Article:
When Perfect Isn’t Good Enough: Strategies for Coping with Perfectionism
By Martin M. Antony, Ph.D., and Richard P. Swinson, M.D.
Published 2009, 2nd edition
Recommendation: Avoid | Maybe | Get It | Must Have
Why Should You Read This?
If you’re looking for science-backed ways to reduce perfectionism, consider this book. The authors cite 3 psychology studies where using these methods, the participants were able to lower their perfectionism scores.
In one study, researchers observed statistically significant drops in 2 aspects of perfectionism, concern over mistakes and doubts about actions. In the former, it’s about becoming anxious about making small mistakes. In the latter, it’s about lacking confidence in the outcomes of your actions. Using the methods, the participants expressed less anxiety over these 2 points.
What’s It About?
Key Concept 1: Using CBT Techniques to Address Perfectionism
“On its own, just reading this book is unlikely to lead to a dramatic reduction in your perfectionistic thoughts and behaviors. To see real changes, it will be important to actually use the strategies.”
Key Concept 2: It’s about Cost Benefit Analysis
People who are perfectionistic tend to have standards and expectations that are very difficult or impossible to meet.
Although having high standards is often helpful, perfectionism is associated with having standards that are so high that they interfere with performance.
Perfectionism is often associated with other problems, such as anxiety and depression
- Excessiveness: can most individuals meet your goal?
- Accuracy: is it true that unless the standard is met, failure is the outcome?
- Flexibility: can you adjust your standards when necessary? Or does the standard provide no room for change?
- Costs and benefits: does striving for your standard provide more benefit than the associated costs?
“Perfectionism is a problem when it leads to unhappiness or interferes with functioning. Having excessively high standards can affect almost any area of life, including health, diet, work, relationships, and interests.”
Takeaway 1: Assess Where Perfectionism is Impacting Your Life
- Helpful vs. unhelpful standards impacting you or others or both
- Look at the impact of your standards
- Are they higher than most people?
- Are you able to meet these standards?
- Are other people able to meet your standards?
- Do your standards help you meet your goals or get in the way?
- What would be the costs of relaxing these standards or ignoring the rule?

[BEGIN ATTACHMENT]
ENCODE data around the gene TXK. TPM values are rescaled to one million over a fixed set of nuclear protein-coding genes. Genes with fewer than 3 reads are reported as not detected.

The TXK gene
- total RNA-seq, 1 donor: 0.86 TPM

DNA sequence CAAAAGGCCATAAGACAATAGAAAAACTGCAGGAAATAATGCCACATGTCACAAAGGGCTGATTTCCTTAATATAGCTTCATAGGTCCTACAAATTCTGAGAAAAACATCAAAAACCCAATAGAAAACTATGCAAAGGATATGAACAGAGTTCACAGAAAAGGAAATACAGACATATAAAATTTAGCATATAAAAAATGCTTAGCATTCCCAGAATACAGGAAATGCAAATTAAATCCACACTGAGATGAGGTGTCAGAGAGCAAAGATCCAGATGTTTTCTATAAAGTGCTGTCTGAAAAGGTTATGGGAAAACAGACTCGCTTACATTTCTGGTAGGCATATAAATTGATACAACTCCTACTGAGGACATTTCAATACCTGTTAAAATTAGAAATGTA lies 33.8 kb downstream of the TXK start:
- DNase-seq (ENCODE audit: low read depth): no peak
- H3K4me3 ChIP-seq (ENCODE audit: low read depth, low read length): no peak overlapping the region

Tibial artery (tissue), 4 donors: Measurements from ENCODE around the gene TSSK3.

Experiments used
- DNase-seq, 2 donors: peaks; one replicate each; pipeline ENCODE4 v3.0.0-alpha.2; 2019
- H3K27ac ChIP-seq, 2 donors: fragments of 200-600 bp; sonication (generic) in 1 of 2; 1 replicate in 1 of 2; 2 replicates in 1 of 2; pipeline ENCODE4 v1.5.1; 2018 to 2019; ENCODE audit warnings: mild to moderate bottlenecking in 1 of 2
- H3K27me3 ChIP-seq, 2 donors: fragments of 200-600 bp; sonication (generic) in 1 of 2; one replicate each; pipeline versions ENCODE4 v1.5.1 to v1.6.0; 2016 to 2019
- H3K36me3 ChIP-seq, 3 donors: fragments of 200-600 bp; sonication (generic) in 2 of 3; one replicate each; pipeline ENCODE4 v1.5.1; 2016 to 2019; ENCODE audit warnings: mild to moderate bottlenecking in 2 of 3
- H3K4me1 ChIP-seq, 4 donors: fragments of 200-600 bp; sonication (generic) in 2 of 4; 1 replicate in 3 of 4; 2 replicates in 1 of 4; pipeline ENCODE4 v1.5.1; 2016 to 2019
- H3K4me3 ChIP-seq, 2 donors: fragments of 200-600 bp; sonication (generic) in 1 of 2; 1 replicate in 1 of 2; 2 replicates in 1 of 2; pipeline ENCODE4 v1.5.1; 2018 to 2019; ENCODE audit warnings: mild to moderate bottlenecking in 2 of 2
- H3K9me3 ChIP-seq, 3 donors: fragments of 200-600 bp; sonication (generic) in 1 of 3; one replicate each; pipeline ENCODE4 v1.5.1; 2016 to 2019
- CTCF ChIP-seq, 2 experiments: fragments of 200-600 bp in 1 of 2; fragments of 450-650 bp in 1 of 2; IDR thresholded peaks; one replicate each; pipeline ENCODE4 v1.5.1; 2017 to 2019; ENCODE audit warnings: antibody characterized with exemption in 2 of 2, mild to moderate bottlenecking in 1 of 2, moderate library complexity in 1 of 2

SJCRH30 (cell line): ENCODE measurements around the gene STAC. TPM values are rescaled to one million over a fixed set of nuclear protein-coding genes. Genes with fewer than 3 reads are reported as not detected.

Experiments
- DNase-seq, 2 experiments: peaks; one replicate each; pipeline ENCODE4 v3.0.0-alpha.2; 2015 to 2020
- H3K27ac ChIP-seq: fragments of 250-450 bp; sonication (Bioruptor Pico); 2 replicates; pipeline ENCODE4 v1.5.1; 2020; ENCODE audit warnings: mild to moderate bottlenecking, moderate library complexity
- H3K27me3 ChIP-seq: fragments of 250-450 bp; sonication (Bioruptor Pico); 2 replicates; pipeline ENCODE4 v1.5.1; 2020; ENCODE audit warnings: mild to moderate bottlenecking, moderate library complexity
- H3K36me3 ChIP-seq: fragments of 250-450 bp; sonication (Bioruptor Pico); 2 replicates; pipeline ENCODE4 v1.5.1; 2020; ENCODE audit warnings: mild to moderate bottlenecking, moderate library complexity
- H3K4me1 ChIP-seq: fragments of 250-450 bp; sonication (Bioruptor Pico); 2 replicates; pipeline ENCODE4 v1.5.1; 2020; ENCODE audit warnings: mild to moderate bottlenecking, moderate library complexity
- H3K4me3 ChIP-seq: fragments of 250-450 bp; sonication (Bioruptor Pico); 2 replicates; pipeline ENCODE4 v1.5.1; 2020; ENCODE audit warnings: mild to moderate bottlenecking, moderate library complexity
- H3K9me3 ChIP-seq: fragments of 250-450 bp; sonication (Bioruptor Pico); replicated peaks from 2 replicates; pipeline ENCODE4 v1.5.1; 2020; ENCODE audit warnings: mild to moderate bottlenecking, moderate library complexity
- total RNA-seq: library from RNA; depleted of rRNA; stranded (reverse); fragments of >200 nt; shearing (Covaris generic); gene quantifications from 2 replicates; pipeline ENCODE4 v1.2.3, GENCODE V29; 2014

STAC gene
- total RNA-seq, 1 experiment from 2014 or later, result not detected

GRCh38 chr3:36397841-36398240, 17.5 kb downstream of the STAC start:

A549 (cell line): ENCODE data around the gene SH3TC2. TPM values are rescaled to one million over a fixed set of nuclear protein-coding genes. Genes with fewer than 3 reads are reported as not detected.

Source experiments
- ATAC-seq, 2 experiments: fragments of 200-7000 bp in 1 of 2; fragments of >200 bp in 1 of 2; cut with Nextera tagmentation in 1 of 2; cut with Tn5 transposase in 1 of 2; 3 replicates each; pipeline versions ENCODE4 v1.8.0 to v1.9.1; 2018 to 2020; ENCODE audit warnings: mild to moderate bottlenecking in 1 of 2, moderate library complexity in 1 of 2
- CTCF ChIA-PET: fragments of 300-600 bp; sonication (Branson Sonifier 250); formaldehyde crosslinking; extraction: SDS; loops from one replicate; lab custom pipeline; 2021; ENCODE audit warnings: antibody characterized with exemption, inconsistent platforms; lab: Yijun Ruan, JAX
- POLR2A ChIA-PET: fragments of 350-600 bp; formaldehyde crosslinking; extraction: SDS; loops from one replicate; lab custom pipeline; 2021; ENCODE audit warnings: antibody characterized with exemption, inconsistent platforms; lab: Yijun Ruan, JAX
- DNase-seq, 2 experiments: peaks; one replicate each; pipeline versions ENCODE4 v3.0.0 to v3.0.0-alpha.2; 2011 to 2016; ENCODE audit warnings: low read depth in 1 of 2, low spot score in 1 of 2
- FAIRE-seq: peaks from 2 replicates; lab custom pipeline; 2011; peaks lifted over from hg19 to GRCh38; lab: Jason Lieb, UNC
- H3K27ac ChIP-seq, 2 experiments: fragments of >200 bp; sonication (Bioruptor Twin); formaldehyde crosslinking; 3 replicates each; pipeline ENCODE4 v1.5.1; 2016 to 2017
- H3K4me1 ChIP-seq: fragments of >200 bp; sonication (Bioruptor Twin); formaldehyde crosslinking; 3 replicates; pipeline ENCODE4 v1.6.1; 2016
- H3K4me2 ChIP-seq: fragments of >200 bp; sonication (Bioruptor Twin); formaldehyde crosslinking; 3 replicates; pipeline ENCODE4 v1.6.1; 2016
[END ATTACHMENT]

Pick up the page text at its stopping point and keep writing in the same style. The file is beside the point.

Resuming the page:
- What would be the benefits of relaxing these standards or ignoring the rule?
- Assess the degree of impairment
- Does it affect performance at school, work, hobbies, etc?
- Assess the impact on others
- Do they feel anxious or frustrated when interacting with you?
- How does perfectionism affect your relationships?
- Assess the emotions generated by perfectionism*
- Sad or depressed
- Angry, irritable, frustrated
- Flexible vs. rigid perfectionistic beliefs
- Difficult to relax standards?
- Difficult to recognize being overly perfectionist?
- Becoming upset when unable to meet own standards*
Takeaway 2: Cognitive Distortions are often at the Root of Problematic Perfectionism
- All or nothing thinking: viewing things as either right or wrong, without recognizing the complexity of the situation or many points on the continuum; all or nothing is often linked to excessively high standards; anything that falls short of meeting the standard is viewed as a total failure.
- Filtering: selectively focusing on and magnifying negative details at the cost of positive information, which is viewed as less important. For example, it doesn’t matter if you have 1000 likes, it’s the one dislike that bugs you.
- Mind reading: thinking you know what others are thinking and that their thoughts of you are negative
- Probability overestimations: predicting negative events are more likely to occur than in reality
- Tunnel vision: focusing excessively on detail and missing the big picture; this gets in the way of task completion as you focus on the specifics of one step and don’t complete the entire process
- Interpersonal sensitivity: being overly concerned about the actions of others and often having extreme need for approval by others
- Catastrophic thinking: believing you can’t cope with the negative outcome if it were to occur
- Extremely rigid standards and inflexibility: not willing to alter or bend the rules for any reason